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Why smartphones are not replacing traditional banking methods.

Why smartphones are not replacing traditional banking methods

Consumer adoption of phone payments has been inhibited by security concerns, and experts say these concerns are valid. Nic Nuske, Co-CEO of Vero Systems, asks the question – How do we go about making phone payments safe?

Despite the popularity and adoption of smartphones, consumers are not replacing traditional methods of bank payment cards, with annual volumes of smartcards and payment cards forecast to increase from 1.1 billion in 2011 to 3.5 billion in 2017.

A European Union Agency For Network and Information Security (ENISA) report in 2016 explains that using mobile payments and digital wallets is not without risks, stating that in the US “20 % affirmed their main security concern with regards to mobile payment is the possibility of someone intercepting their payment information or other data, while about 13 % feared their phones being hacked.”

Therefore, despite the push towards mobile payments, security concerns still remain of paramount importance and one could say that consumer discomfort with the current state of play has inhibited mass adoption.

The explosive proliferation of viruses and malware affecting mobile devices alongside the very real danger of lost or stolen devices has instilled a sense of uneasiness in the consumer mind about the implications of losing a large part of their digital lives. If we add loss of money to this and the risk of unauthorised payments should a mobile device be lost, stolen or infected with malware then suddenly our mobile devices may become guardians of our financial freedom, and the danger of losing our mobiles, or them being susceptible to hacking or other such malfeasance, skyrockets.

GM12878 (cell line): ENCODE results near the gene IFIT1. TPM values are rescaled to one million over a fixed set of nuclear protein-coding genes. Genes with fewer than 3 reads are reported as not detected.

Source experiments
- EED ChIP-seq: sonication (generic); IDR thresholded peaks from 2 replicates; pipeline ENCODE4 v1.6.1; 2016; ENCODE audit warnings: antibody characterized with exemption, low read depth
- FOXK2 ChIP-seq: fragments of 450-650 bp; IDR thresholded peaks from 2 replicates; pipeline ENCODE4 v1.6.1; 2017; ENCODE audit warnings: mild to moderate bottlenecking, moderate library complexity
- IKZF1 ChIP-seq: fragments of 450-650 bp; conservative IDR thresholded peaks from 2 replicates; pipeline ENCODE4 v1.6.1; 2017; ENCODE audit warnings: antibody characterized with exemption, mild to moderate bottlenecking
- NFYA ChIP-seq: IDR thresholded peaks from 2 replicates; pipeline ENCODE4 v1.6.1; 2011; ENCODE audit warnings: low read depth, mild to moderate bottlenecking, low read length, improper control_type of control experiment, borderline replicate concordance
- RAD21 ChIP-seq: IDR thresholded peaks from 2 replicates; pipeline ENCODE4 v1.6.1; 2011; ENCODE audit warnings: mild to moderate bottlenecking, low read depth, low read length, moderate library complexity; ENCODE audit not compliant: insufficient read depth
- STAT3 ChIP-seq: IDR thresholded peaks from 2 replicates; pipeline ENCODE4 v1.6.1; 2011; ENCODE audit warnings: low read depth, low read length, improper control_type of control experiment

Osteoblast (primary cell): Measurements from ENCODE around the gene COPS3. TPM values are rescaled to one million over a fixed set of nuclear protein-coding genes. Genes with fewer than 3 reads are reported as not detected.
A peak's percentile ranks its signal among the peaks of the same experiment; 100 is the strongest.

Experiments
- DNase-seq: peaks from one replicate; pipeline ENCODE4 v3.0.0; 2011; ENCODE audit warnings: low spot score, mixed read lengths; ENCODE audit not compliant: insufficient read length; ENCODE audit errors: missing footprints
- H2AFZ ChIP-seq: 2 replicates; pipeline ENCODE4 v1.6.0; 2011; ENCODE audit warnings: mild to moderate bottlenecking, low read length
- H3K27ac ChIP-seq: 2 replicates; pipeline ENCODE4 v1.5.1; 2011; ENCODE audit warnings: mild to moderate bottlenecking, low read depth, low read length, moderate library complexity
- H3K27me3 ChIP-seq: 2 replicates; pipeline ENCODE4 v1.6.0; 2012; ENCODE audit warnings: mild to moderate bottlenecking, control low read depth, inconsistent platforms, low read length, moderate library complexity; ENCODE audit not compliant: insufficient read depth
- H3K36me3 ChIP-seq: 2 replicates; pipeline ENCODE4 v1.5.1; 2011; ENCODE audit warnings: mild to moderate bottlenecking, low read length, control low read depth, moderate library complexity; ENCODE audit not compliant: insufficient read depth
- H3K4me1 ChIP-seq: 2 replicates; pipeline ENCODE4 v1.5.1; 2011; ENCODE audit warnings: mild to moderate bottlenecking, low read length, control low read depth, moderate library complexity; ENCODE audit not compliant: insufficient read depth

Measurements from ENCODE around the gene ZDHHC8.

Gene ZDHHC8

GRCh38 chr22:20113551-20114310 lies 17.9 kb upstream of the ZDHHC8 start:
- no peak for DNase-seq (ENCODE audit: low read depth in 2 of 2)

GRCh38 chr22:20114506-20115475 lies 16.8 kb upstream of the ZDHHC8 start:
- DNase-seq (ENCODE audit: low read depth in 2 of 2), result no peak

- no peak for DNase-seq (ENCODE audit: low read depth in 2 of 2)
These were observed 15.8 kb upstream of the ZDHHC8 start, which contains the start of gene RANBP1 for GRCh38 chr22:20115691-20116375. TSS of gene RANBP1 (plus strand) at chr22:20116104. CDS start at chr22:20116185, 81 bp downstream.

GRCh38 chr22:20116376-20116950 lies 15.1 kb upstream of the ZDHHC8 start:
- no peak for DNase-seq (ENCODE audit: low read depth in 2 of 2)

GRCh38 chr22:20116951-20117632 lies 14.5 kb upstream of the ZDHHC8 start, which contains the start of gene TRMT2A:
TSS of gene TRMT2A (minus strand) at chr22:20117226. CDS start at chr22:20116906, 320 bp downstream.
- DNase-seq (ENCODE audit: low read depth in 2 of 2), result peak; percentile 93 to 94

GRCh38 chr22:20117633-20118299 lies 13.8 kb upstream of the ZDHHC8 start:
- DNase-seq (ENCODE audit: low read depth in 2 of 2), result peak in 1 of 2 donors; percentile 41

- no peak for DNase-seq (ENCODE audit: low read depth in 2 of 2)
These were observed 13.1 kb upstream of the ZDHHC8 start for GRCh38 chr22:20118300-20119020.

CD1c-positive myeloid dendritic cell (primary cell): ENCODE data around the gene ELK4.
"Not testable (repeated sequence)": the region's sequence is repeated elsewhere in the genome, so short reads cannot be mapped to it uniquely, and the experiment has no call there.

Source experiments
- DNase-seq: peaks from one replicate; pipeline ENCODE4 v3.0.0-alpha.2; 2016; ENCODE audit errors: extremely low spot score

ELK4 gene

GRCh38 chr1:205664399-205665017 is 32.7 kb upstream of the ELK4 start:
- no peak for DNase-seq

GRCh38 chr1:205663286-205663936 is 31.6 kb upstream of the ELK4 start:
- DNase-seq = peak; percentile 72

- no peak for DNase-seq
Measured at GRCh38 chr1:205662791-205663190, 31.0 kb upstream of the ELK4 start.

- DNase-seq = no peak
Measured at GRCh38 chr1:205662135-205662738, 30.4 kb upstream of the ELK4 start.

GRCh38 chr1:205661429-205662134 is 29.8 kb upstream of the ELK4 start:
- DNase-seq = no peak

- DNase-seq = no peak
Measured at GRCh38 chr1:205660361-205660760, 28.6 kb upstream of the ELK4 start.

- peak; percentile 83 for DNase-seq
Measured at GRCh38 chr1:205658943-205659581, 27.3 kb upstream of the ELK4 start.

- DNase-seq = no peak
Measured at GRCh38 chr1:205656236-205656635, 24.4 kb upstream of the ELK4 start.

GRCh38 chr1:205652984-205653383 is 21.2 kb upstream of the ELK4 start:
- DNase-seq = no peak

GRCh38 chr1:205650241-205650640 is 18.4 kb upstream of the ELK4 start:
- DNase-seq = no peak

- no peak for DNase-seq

Contactless payments (using NFC) have been widely adopted in Australia and the UK (driven primarily by cards with chips) but not in the US or Germany. NFC payments using mobile phones had some early adoption but have not grown with much enthusiasm after that, primarily due to concerns about security. In a 2017 study by Gemalto, 57% of participants stated that they were not using their mobiles for payments when connected to Wifi for security reasons.

More evidence of this consumer behaviour is in a 2016 study, where Ben Bajarin (The Daily Techpinion) identified that whilst exponentially more smartphones with NFC capability are in the market, less than 50% of iPhone users had enabled the NFC for Apple Pay and less than 7% of Android owners used Android Pay.

Your Security Concerns About Using Mobile Payment Are Valid

There are many examples every week of security issues associated with smartphones. In an October 2016 article by John Rampton, entrepreneur and no. 3 on Top 50 Online Influencers, he states:

“Your cell phone can be your wallet, but most people are still too worried about hackers to switch from paying with cards and cash. Mobile and the latest payment technologies are broken when it comes to security and innovation.”

There’s evidence to support these concerns. ISACA is a not for profit that works toward the development, adoption and use of globally accepted knowledge and practices for information systems. Last year, ISACA conducted a global survey that included 900 member cybersecurity experts to examine the biggest security risks for its 2015 Mobile Payment Security Experts. ISACA found;

  • Just 23 percent of the experts surveyed said they believed that mobile devices are secure enough to keep personal information safe.